E-commerce has been one of the main engines promoting the growth of the Internet over the past 15 years. The importance of e-commerce is illustrated by the title of the document that initiated the reform of Internet governance and established ICANN: the 1997 Framework for Global Electronic Commerce, which states that ‘the private sector should lead’ the Internet governance process and that the main function of this governance will be to ‘enforce a predictable, minimalist, consistent, and simple legal environment for commerce’. These principles are the foundation of the ICANN-based Internet governance regime.
The choice of a definition for e-commerce has many practical and legal implications. Specific rules are applied depending on whether a particular transaction is classified as e-commerce, such as those regulating taxation and customs.
For the US government, the key element distinguishing traditional commerce from e-commerce is the online commitment to selling goods or services. This means that any commercial deal concluded online should be considered an e-commerce transaction, even if the realisation of the deal involves physical delivery. For example, purchasing a book via Amazon.com is considered an e-commerce transaction even though the book is usually delivered via traditional mail. The WTO defines e-commerce more precisely as: ‘the production, distribution, marketing, sale, or delivery of goods and services by electronic means’. The EU approach to e-commerce deals with ‘information society services’ that cover ‘any service normally provided for remuneration, at a distance, by means of electronic equipment for the processing (including digital compression) and storage of data, and at the individual request of a recipient of a service’.
The WTO and e-commerce
As the key policy player in modern global trade, the WTO has established a system of agreements regulating international trade. The major treaties are the General Agreement on Tariffs and Trade (GATT) dealing with the trade in goods, the General Agreement on Trade in Services (GATS), and the Agreement on Trade-related Aspects of Intellectual Property Rights (TRIPS). Within this framework, the WTO regulates many relevant e-commerce issues, including telecommunication liberalisation, IPR, and some aspects of ICT development.
Although e-commerce has been on the WTO’s diplomatic back-burner, various initiatives have arisen and a number of key issues have been identified.
Other international e-commerce initiatives
One of the most successful and widely supported international initiatives in the field of e-commerce is the United Nations Commission on International Trade Law (UNCITRAL) Model Law on Electronic Commerce. The focus of the Model Law is on mechanisms for the integration of e-commerce with traditional commercial law (e.g. recognising the validity of electronic documents). The Model Law has been used as the basis for e-commerce regulation in many countries.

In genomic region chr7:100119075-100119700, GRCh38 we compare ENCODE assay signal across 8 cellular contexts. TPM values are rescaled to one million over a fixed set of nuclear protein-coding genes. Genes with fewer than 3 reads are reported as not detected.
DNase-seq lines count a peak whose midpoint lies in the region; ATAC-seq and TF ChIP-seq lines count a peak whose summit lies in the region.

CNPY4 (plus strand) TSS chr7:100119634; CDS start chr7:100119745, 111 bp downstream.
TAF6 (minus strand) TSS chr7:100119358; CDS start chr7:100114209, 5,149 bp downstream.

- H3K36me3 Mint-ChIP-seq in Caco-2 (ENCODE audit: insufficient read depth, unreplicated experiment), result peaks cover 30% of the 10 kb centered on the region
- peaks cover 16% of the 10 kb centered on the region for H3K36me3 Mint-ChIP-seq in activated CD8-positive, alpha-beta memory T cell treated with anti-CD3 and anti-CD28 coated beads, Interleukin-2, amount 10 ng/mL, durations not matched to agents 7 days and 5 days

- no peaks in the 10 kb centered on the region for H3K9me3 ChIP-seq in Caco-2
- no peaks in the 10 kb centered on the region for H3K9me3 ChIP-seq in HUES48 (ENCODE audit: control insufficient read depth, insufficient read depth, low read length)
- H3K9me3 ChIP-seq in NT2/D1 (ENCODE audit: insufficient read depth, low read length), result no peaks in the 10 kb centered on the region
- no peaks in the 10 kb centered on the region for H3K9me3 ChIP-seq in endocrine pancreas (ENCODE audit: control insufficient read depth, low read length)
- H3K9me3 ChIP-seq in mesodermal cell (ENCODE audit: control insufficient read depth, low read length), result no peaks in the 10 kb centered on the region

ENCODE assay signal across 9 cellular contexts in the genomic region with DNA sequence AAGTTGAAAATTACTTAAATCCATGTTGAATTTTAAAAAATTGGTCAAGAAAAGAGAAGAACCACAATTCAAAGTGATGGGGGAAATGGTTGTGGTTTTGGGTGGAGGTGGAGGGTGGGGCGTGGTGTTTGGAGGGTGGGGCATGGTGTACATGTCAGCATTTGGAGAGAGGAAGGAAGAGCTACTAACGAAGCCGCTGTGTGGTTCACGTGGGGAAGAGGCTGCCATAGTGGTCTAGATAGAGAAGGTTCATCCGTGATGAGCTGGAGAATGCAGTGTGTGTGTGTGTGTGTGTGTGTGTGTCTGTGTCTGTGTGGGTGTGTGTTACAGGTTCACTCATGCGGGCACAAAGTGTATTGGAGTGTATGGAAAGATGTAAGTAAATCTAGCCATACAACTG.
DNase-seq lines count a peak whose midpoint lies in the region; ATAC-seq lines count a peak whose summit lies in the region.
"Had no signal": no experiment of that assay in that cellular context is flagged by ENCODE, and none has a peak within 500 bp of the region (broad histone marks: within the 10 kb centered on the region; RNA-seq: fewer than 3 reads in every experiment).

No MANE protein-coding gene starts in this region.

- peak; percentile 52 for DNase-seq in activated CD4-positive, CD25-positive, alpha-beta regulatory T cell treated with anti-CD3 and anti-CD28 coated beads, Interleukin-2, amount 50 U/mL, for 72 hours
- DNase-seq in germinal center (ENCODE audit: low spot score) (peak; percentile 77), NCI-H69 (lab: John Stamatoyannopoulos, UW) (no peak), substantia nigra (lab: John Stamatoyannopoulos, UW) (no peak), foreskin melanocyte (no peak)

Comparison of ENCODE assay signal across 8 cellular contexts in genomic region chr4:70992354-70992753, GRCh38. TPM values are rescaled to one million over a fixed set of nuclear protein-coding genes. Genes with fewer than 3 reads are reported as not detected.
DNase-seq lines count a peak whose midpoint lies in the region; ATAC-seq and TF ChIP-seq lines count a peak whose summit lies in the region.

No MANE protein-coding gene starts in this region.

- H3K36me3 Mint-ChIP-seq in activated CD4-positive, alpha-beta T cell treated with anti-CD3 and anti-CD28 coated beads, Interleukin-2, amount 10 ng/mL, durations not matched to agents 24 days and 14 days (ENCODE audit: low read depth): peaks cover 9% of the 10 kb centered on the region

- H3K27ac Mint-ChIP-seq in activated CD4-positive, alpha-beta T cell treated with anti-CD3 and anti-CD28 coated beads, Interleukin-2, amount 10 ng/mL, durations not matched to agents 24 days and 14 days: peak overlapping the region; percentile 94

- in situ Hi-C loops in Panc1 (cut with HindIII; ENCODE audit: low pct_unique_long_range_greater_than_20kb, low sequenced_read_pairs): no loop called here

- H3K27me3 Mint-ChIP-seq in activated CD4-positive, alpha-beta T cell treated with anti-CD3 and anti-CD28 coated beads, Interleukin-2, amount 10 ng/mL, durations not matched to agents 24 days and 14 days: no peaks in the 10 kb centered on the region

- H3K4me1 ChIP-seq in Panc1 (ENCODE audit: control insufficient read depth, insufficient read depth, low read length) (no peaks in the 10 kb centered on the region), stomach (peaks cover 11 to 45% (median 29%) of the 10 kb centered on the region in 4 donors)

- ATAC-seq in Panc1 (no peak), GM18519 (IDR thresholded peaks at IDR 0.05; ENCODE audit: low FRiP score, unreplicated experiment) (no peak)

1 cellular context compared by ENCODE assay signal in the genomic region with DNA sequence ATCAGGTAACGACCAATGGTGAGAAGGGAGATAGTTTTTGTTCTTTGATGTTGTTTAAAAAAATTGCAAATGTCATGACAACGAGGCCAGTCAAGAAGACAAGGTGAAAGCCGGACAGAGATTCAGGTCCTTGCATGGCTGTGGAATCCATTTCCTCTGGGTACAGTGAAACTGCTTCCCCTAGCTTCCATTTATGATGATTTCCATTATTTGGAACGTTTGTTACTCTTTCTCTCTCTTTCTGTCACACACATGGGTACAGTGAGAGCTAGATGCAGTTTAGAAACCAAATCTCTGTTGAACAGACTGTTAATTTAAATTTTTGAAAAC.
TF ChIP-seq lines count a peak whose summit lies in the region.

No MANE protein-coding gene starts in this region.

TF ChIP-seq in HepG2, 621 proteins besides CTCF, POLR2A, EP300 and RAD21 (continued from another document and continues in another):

Another initiative designed to develop e-commerce is the introduction of e-business XML (ebXML) by the United Nations Centre for Trade Facilitation and Electronic Business (UN/123 CEFACT).
The OECD’s activities touch on various aspects related to e-commerce, including consumer protection and digital signatures. The OECD emphasises promotion and research regarding e-commerce through its recommendations and guidelines.
UNCTAD is particularly active in research and capacity-building, focusing on the relevance of e-commerce to development. Every year it monitors the evolution of the information economy in a report which assesses the role of new technologies in trade and development.
In the business sector, the most active international organisations are the International Chamber of Commerce, which produces a wide range of recommendations and analyses in the field of e-commerce; and the Global Business Dialogue, which promotes e-commerce in both the international and the national context.
The EU developed an e-commerce strategy at the so-called Dot Com Summit of EU leaders in Lisbon (March 2000). Although it embraced a private and market-centred approach to e-commerce, the EU also introduced a few corrective measures aimed at protecting public and social interests (the promotion of universal access, a competition policy involving consideration of the public interest, and a restriction in the distribution of harmful content).
The EU adopted the Directive on Electronic Commerce as well as a set of other directives related to electronic signatures, data protection, and electronic financial transactions. In the Asia-Pacific region, the focal point of e-commerce co-operation is the Asia-Pacific Economic Co-operation (APEC). APEC established the E-Commerce Steering Group, which addresses various e-commerce issues, including consumer protection, data protection, spam, and cybersecurity. The most prominent initiative is APEC’s Paperless Trading Individual Action Plan, which aims to create paperless systems in cross-border trade.